Saturday, 24 May 2014

Glasgow School of Art archives saved - but library destroyed

Muriel Gray has released a statement on behalf of the Glasgow School of Art, describing the damage caused by yesterday's shocking fire in the city centre. Obviously many students will be devastated to lose work, which I truly sympathise with, having been an art college student myself many moons ago, but included in the statement is detail concerning the school's historic record:

"Bad news first is that we have lost the iconic and unique Mackintosh library. This is an enormous blow and we are understandable devastated.

But the most amazing, almost miraculous news is that the majority of the building is still intact. Due to one of the most astonishingly intelligent and professional pieces of strategy by the fire services, they succeeded in protecting the vast majority of the building, apparently by forming a human wall of fire-fighters up the west end of the main staircase and containing the fire.

Also after ensuring no lives were in peril they displayed an impressive understanding of the precious nature of the building, and due to their careful and meticulous handling of each developing situation the damage is considerably less than we dreaded. We have run out of words with which to thank them, but the school has most certainly gained a new gallery of heroes.

Tragically many students have lost some or all of their work, but many others have had theirs preserved, and curators and academic staff can expect to be allowed to enter the building in the next few days to try and assess what can be salvaged.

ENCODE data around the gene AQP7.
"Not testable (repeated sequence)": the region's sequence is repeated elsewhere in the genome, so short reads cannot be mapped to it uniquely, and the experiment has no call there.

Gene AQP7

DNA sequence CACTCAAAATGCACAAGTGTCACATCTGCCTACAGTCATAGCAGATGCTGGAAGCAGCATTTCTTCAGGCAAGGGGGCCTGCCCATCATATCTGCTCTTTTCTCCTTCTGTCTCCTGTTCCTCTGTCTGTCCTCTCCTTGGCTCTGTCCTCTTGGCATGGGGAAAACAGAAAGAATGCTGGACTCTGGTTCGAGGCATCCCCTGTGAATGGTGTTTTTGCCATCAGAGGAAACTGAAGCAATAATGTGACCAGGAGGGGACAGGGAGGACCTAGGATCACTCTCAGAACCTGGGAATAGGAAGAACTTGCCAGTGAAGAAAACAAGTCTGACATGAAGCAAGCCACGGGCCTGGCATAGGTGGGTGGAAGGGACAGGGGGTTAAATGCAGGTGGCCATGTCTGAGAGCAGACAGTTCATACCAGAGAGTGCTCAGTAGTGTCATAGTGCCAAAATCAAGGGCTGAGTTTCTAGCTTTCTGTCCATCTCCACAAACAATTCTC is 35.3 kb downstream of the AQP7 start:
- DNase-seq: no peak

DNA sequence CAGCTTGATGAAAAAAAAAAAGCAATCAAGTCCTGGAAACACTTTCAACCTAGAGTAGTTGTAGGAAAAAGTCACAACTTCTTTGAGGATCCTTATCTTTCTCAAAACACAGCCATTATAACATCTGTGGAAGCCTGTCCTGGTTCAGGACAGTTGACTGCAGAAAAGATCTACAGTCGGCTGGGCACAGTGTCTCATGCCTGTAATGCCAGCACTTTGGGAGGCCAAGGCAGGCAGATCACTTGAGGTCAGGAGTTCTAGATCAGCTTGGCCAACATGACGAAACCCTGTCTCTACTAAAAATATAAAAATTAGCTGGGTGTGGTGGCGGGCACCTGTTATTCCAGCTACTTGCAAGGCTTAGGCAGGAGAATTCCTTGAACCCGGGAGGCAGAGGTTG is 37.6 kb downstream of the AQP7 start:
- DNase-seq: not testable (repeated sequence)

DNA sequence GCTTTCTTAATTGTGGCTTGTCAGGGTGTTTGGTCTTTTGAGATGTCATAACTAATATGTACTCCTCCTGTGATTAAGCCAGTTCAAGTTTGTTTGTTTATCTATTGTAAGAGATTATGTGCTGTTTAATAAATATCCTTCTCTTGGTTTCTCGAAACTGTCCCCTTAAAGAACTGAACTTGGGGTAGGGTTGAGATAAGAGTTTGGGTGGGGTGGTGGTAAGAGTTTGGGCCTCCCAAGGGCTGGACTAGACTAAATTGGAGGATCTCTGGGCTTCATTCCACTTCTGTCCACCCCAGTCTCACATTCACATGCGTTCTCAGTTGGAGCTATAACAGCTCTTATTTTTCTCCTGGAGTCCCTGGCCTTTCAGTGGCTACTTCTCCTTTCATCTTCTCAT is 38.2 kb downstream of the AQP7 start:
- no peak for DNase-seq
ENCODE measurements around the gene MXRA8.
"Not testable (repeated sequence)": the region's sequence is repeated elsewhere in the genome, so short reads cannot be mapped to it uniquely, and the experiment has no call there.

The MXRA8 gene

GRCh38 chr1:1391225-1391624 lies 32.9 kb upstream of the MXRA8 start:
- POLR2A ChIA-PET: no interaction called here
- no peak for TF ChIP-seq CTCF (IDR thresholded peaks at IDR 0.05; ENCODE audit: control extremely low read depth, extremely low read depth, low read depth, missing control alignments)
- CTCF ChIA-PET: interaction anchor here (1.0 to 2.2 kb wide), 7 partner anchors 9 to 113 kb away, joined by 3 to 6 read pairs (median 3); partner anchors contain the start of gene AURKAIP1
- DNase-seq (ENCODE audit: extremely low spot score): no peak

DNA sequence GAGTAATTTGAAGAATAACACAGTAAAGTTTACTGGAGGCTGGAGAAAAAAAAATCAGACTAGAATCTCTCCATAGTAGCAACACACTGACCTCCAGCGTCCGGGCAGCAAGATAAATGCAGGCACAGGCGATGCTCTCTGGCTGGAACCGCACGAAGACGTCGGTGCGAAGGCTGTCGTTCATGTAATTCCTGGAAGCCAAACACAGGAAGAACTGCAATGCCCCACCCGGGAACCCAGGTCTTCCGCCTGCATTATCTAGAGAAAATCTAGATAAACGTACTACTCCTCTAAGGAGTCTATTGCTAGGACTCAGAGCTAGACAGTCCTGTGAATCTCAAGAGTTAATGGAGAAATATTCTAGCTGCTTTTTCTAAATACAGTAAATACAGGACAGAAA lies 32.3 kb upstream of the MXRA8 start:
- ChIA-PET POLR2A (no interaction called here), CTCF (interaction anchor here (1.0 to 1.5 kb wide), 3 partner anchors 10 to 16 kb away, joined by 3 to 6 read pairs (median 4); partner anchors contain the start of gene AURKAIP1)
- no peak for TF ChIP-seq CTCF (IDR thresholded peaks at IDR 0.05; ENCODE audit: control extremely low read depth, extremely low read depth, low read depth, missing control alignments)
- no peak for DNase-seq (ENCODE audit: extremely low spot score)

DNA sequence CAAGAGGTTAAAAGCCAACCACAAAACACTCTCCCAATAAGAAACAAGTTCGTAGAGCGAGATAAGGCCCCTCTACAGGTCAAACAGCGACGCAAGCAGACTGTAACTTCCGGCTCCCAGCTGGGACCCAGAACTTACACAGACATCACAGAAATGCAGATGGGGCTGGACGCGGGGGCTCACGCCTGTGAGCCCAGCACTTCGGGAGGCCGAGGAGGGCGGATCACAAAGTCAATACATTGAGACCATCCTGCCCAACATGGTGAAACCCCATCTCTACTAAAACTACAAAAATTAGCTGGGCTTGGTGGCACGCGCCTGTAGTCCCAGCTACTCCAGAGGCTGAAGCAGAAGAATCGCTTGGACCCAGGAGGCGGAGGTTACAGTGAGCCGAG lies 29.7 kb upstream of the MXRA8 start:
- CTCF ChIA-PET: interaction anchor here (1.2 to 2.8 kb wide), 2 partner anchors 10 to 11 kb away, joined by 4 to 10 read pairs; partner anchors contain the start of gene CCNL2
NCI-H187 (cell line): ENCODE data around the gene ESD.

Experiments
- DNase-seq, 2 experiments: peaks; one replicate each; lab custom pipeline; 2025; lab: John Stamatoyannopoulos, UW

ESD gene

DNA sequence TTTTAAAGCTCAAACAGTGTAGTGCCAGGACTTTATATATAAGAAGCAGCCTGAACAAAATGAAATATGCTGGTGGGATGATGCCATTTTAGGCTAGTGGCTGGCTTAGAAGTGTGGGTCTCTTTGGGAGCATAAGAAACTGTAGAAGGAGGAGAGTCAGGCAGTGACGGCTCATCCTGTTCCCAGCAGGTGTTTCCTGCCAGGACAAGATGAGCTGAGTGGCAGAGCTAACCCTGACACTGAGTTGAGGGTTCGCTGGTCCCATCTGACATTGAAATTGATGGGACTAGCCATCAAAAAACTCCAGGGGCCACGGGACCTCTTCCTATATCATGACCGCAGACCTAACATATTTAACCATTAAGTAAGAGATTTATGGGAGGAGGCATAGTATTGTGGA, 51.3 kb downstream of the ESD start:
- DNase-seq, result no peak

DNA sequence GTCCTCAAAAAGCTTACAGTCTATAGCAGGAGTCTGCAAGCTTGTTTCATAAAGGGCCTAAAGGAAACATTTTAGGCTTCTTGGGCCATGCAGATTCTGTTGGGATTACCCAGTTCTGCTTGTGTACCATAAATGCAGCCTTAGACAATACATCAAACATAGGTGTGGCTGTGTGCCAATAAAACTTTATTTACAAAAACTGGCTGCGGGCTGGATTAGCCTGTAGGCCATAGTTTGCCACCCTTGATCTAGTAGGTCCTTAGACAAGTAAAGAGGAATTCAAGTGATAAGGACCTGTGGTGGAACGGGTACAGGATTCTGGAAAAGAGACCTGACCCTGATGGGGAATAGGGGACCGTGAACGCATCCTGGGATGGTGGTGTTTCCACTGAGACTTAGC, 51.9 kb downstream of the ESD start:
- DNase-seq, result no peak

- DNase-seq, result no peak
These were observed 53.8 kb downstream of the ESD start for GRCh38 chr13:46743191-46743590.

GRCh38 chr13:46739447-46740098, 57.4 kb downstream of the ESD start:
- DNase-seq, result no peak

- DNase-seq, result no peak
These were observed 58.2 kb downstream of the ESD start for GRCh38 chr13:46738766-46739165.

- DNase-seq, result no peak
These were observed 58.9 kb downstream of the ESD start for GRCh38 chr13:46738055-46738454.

The joy that our archives are safe combines with the delight in seeing most of our beloved building bruised and battered but most certainly not destroyed.

As for the library, Mackintosh was not famous for working in precious materials. It was his vision that was precious and we are confident that we can recreate what was lost as faithfully as possible.

Our main concern right now is the welfare of the students and the impending graduation and everyone is working hard together to achieve the best outcome for all."

The full statement is available at

(With thanks to @earthlamb and @fionahyslop)


Now available for UK research is the new second edition of the best selling Tracing Your Family History on the Internet: A Guide for Family Historians, whilst my new book British and Irish Newspapers is also now out. And FindmyPast - please reinstate the original Scottish census citations on your new site.

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